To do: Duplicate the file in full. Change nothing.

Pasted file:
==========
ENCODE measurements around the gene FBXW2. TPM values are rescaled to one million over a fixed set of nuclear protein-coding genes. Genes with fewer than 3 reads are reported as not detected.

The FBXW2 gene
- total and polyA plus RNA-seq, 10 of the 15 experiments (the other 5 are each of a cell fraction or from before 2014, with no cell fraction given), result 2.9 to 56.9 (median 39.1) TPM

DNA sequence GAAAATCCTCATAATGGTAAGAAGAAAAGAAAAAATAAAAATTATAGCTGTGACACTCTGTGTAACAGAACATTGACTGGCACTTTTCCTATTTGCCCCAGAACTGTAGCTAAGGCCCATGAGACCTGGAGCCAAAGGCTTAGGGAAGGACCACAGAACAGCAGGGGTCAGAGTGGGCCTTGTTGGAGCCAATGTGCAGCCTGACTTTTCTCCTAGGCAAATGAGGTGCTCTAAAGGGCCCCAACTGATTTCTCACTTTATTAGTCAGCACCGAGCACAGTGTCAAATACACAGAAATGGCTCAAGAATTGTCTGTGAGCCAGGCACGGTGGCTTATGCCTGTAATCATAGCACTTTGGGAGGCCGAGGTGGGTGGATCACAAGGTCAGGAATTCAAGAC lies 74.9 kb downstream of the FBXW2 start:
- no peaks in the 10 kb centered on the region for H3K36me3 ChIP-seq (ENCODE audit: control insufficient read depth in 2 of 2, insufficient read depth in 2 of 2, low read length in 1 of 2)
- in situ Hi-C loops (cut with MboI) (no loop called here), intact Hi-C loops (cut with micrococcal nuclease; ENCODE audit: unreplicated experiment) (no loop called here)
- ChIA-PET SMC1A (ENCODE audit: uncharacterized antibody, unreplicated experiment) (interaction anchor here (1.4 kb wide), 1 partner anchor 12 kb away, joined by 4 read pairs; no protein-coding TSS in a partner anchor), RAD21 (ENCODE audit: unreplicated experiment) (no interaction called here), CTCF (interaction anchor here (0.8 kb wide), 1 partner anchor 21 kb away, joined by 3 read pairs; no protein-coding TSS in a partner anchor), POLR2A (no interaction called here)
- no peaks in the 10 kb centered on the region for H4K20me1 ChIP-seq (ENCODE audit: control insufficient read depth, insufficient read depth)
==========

ENCODE measurements around the gene FBXW2. TPM values are rescaled to one million over a fixed set of nuclear protein-coding genes. Genes with fewer than 3 reads are reported as not detected.

The FBXW2 gene
- total and polyA plus RNA-seq, 10 of the 15 experiments (the other 5 are each of a cell fraction or from before 2014, with no cell fraction given), result 2.9 to 56.9 (median 39.1) TPM

DNA sequence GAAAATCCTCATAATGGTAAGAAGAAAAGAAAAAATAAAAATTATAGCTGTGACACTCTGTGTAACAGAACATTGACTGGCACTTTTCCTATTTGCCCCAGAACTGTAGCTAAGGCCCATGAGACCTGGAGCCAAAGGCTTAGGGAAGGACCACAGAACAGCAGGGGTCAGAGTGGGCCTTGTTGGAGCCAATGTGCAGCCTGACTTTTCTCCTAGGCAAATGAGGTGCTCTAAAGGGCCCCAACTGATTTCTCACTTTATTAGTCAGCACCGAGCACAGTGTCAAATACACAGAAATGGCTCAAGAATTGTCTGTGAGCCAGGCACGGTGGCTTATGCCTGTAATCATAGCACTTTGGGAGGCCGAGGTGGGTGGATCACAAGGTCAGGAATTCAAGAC lies 74.9 kb downstream of the FBXW2 start:
- no peaks in the 10 kb centered on the region for H3K36me3 ChIP-seq (ENCODE audit: control insufficient read depth in 2 of 2, insufficient read depth in 2 of 2, low read length in 1 of 2)
- in situ Hi-C loops (cut with MboI) (no loop called here), intact Hi-C loops (cut with micrococcal nuclease; ENCODE audit: unreplicated experiment) (no loop called here)
- ChIA-PET SMC1A (ENCODE audit: uncharacterized antibody, unreplicated experiment) (interaction anchor here (1.4 kb wide), 1 partner anchor 12 kb away, joined by 4 read pairs; no protein-coding TSS in a partner anchor), RAD21 (ENCODE audit: unreplicated experiment) (no interaction called here), CTCF (interaction anchor here (0.8 kb wide), 1 partner anchor 21 kb away, joined by 3 read pairs; no protein-coding TSS in a partner anchor), POLR2A (no interaction called here)
- no peaks in the 10 kb centered on the region for H4K20me1 ChIP-seq (ENCODE audit: control insufficient read depth, insufficient read depth)